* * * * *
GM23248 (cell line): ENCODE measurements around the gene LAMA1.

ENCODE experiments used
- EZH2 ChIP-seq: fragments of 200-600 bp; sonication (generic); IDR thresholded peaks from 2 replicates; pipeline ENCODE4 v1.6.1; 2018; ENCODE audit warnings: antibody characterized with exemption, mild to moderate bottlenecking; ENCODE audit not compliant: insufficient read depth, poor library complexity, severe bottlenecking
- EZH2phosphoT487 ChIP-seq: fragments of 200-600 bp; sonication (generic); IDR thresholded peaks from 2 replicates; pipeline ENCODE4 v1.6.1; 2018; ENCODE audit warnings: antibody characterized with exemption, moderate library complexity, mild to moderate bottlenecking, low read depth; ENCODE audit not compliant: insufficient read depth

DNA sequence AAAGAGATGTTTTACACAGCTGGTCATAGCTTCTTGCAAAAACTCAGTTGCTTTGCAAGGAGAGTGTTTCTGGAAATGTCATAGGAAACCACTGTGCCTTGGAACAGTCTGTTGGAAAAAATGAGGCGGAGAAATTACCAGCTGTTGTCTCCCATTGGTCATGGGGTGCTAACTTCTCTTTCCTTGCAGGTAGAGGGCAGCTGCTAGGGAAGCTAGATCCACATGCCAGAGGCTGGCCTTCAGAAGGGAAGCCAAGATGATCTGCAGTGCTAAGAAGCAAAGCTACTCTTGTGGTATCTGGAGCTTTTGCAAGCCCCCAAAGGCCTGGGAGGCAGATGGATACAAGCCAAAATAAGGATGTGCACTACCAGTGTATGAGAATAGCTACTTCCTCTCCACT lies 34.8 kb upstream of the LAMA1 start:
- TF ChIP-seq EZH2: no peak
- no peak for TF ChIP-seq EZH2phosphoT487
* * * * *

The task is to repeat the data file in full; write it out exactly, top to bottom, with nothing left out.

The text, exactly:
GM23248 (cell line): ENCODE measurements around the gene LAMA1.

ENCODE experiments used
- EZH2 ChIP-seq: fragments of 200-600 bp; sonication (generic); IDR thresholded peaks from 2 replicates; pipeline ENCODE4 v1.6.1; 2018; ENCODE audit warnings: antibody characterized with exemption, mild to moderate bottlenecking; ENCODE audit not compliant: insufficient read depth, poor library complexity, severe bottlenecking
- EZH2phosphoT487 ChIP-seq: fragments of 200-600 bp; sonication (generic); IDR thresholded peaks from 2 replicates; pipeline ENCODE4 v1.6.1; 2018; ENCODE audit warnings: antibody characterized with exemption, moderate library complexity, mild to moderate bottlenecking, low read depth; ENCODE audit not compliant: insufficient read depth

DNA sequence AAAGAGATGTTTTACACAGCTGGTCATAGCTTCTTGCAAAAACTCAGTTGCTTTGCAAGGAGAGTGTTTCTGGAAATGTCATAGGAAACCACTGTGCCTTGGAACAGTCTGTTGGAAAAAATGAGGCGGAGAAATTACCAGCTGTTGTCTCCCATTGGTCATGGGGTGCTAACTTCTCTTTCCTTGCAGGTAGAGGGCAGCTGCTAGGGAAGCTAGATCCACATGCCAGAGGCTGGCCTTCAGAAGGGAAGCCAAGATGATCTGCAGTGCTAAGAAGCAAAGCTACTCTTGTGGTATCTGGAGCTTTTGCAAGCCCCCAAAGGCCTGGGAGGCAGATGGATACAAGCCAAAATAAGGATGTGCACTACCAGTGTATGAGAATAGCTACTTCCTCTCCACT lies 34.8 kb upstream of the LAMA1 start:
- TF ChIP-seq EZH2: no peak
- no peak for TF ChIP-seq EZH2phosphoT487